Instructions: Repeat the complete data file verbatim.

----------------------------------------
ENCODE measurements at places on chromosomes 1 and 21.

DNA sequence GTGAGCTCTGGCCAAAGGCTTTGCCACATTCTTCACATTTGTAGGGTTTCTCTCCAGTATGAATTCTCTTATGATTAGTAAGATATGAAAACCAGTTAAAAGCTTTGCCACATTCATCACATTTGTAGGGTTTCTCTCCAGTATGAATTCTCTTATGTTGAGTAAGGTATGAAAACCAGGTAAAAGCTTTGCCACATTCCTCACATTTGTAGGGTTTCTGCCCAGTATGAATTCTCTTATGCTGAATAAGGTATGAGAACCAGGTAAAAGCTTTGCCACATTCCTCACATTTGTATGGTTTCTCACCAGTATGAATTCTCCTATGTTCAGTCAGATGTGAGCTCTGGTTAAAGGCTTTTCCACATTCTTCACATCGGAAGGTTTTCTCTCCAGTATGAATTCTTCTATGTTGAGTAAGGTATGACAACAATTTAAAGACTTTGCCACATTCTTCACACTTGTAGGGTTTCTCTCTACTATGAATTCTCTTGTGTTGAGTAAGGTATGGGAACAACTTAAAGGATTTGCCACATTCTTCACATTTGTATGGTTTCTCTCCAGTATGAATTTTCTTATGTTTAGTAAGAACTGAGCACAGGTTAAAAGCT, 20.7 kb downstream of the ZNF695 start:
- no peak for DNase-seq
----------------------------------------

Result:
ENCODE measurements at places on chromosomes 1 and 21.

DNA sequence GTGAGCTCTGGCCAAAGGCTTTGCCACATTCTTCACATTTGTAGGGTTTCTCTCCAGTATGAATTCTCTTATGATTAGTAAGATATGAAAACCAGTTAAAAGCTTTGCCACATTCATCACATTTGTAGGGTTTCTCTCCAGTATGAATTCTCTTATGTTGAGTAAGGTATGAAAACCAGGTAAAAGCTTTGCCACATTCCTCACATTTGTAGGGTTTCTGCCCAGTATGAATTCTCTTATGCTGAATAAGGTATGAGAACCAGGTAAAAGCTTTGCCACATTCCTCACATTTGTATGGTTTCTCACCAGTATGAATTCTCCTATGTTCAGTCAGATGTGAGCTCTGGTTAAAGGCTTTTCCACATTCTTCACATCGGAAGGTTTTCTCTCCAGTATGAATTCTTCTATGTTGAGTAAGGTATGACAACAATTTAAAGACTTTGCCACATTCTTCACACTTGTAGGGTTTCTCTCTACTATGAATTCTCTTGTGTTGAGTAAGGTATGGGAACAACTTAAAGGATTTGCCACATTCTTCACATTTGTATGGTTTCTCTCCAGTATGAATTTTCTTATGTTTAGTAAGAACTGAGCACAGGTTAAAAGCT, 20.7 kb downstream of the ZNF695 start:
- no peak for DNase-seq